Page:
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Instruct-ERIC network : biophysical characterization of antigen-nanobody complexes
Claudia D'Ercole, 2024, published scientific conference contribution abstract

Abstract: Forest environments are exposed to multiple stressful factors of both abiotic and biotic nature which may lead to their massive decline [1]. Understanding the molecular mechanisms of specific stress conditions and monitoring the fluctuations of reliable forest plant biomarkers with affordable methods would be instrumental for assessing stress levels over the time. Ascorbate peroxidase (APX) represents a suitable plant biomarker. APX is a hydrogen peroxide-scavenging enzyme the critical role of which has been described in several plants, both herbaceous and woody. Its activity generally increases under oxidative stress during which its peroxide detoxifying function is part of the wider ascorbate-glutathione cycle [2]. The development of reagents to detect such fluctuations would help the evaluation of plant physiological conditions. In this study, nanobodies (Nbs) targeting APX have been identified. Nbs correspond to the variable domain of heavy chain-only antibodies derived from camelids. They are small (15 kDa), stable, and can be easily produced in bacteria fused to different protein tags according to the downstream applications [3]. After their isolation by biopanning against soluble APX, they have been produced and underwent a biophysical characterization in combination with their antigen (APX-Nb complex) to identify the best binders in terms of stability and affinity. The protein complex characterization was supported by Instruct-ERIC and mainly performed at the BIOCEV institute of Prague. Data from Mass Photometry and Dynamic Light scattering evidenced the formation of the protein complexes, whereas the preliminary data of Hydrogen-Deuterium Exchange Mass Spectrometry, performed with the aim of identifying the residues involved in the paratope/epitope interface, were insufficient to clarify the issue and rather suggested that the interaction has low affinity. This indication was then confirmed by ELISA assay. The combination of multiple methods allowed a comprehensive sample characterization which will require further structural analyses to provide a complete picture of the APX-Nb complex. [1] G. Marie. B. C. M. B. C. Walters, “Forest decline and tree mortality in a southeastern Ohio oak-hickory forest,” Ohio Journal of Science , vol. 97, 1997. [2] O. Chew, J. Whelan, and A. H. Millar, “Molecular Definition of the Ascorbate-Glutathione Cycle in Arabidopsis Mitochondria Reveals Dual Targeting of Antioxidant Defenses in Plants,” Journal of Biological Chemistry, vol. 278, no. 47, 2003, doi: 10.1074/jbc.M307525200. [3] S. Muyldermans, “A guide to: generation and design of nanobodies,” FEBS J, vol. 288, no. 7, pp. 2084–2102, Apr. 2021, doi: 10.1111/febs.15515.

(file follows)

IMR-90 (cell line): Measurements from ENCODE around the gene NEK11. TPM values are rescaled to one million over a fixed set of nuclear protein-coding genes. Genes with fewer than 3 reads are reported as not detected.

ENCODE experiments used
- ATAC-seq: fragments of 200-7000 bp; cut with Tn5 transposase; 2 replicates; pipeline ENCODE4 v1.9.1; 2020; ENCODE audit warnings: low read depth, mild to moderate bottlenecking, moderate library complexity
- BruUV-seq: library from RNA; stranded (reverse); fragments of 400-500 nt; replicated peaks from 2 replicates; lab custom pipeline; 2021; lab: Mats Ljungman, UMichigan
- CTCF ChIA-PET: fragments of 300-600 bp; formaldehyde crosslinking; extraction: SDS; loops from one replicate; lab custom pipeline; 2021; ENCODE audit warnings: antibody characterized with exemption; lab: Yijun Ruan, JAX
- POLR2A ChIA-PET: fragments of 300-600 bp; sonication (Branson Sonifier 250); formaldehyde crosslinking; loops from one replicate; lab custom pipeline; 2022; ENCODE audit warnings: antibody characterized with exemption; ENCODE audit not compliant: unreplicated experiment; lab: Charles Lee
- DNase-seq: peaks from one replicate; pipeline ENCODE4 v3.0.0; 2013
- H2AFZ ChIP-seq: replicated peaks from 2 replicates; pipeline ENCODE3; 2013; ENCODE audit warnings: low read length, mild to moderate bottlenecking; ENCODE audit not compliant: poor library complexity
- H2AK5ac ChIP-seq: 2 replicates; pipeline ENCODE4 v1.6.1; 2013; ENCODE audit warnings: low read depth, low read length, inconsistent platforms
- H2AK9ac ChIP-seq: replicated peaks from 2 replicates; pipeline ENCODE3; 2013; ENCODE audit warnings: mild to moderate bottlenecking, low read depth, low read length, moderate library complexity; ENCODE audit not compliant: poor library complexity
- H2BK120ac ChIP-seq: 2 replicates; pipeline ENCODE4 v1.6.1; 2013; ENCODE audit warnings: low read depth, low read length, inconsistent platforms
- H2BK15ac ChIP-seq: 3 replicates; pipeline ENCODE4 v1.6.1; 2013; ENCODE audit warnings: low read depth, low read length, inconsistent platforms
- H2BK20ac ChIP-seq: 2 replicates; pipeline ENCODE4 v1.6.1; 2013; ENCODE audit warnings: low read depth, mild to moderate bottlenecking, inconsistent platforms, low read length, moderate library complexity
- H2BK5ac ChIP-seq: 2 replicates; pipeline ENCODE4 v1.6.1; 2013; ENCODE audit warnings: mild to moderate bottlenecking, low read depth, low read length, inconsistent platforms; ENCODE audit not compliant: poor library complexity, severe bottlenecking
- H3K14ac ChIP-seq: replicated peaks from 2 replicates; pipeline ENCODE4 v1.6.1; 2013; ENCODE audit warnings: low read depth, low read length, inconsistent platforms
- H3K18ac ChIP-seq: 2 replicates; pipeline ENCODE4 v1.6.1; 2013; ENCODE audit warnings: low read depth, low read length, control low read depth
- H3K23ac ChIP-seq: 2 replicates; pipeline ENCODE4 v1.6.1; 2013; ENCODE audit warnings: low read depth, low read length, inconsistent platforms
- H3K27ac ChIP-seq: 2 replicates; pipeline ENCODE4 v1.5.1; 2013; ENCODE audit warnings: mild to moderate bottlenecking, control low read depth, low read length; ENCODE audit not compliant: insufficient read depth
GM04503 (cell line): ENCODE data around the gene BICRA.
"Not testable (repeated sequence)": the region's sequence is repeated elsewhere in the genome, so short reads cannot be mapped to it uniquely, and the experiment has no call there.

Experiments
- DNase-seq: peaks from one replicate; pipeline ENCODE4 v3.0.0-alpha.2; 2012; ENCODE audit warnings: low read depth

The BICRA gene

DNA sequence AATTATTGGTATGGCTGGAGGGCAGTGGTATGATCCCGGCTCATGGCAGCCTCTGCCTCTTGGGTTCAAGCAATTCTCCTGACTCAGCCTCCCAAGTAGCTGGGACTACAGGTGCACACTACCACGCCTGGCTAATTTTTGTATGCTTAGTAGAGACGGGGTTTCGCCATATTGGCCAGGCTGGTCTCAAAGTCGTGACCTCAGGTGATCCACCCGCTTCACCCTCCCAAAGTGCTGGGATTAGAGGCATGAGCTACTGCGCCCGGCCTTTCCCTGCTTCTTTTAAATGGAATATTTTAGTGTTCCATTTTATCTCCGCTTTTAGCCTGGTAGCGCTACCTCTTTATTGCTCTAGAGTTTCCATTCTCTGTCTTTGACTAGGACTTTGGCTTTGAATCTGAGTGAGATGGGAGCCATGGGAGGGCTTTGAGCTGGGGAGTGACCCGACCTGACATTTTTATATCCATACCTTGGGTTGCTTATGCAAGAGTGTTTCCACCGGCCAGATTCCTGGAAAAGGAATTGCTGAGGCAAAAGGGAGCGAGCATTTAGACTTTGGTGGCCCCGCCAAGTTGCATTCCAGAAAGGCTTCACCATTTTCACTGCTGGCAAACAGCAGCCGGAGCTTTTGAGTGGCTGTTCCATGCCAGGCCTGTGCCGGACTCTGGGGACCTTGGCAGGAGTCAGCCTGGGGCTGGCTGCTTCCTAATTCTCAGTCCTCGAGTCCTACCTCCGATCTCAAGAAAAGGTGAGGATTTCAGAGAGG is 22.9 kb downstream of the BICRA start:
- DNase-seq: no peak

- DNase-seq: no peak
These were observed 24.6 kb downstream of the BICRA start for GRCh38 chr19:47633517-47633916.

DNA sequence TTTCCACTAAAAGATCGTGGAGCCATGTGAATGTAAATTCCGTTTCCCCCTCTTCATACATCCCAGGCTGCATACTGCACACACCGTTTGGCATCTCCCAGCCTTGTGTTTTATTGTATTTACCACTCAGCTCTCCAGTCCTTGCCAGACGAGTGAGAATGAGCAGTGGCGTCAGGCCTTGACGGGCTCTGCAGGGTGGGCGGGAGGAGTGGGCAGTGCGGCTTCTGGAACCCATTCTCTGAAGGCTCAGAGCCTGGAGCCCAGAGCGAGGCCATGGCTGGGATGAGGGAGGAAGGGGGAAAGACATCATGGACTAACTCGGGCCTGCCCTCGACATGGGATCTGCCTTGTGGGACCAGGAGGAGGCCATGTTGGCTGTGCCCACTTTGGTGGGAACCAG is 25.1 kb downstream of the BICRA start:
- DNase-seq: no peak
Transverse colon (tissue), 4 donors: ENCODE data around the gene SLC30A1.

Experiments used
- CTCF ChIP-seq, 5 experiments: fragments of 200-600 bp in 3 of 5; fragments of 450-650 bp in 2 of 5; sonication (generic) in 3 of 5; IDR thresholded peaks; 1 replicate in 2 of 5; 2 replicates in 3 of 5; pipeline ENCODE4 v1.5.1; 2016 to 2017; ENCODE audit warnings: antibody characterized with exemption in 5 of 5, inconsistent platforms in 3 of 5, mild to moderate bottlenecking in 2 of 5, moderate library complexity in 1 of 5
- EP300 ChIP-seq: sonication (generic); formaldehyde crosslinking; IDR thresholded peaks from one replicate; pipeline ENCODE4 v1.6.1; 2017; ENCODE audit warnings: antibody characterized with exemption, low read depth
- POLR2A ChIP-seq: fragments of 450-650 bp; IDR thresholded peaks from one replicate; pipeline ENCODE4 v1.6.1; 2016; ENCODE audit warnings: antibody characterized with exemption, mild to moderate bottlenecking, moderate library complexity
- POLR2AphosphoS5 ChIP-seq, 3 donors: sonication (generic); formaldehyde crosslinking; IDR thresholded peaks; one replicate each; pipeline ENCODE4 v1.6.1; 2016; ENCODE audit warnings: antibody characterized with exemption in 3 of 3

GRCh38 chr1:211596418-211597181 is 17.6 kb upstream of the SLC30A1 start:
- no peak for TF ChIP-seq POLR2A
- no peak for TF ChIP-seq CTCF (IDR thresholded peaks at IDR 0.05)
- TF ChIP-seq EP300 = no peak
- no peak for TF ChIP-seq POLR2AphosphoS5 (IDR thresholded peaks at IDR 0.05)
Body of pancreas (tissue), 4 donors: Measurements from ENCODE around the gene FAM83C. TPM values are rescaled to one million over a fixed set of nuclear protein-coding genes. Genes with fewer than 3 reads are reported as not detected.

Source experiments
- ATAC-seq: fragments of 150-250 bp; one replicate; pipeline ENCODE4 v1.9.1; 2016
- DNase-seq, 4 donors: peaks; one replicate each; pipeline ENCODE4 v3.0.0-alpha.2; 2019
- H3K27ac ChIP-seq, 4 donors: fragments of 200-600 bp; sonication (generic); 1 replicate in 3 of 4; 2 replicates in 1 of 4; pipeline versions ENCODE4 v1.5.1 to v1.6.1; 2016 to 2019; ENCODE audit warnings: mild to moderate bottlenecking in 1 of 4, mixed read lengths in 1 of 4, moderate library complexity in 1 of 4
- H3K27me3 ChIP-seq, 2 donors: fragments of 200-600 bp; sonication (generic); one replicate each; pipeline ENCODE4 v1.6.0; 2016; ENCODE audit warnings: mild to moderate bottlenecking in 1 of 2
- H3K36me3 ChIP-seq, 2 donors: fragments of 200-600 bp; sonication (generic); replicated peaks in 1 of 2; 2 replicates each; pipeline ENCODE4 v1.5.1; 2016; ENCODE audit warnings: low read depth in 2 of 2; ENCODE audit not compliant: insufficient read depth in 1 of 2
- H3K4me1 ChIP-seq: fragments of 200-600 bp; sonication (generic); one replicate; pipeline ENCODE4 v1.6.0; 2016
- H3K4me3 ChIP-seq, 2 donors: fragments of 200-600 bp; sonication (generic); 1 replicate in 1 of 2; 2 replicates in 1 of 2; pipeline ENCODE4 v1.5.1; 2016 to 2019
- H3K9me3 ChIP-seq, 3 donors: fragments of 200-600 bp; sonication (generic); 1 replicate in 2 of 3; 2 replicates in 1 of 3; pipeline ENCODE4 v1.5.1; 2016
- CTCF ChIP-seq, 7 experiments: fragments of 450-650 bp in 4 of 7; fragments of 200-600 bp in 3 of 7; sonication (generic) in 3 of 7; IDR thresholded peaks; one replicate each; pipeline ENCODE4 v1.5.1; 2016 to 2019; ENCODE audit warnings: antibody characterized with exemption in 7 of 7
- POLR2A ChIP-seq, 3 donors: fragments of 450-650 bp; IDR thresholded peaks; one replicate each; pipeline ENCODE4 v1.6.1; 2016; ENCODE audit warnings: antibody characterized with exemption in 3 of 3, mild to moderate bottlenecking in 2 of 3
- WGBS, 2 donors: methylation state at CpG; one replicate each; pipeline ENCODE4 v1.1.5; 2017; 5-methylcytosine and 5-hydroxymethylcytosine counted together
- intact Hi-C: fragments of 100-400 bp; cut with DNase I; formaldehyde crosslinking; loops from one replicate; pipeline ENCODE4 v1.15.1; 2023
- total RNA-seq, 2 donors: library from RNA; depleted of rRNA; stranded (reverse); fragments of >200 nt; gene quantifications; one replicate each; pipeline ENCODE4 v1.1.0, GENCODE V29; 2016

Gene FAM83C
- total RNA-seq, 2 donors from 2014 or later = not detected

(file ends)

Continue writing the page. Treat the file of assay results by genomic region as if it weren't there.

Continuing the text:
Keywords: nanobody, ascorbate peroxidase, plant stress, protein complex, biophysical methodologies
Published in RUNG: 31.05.2024; Views: 524; Downloads: 0
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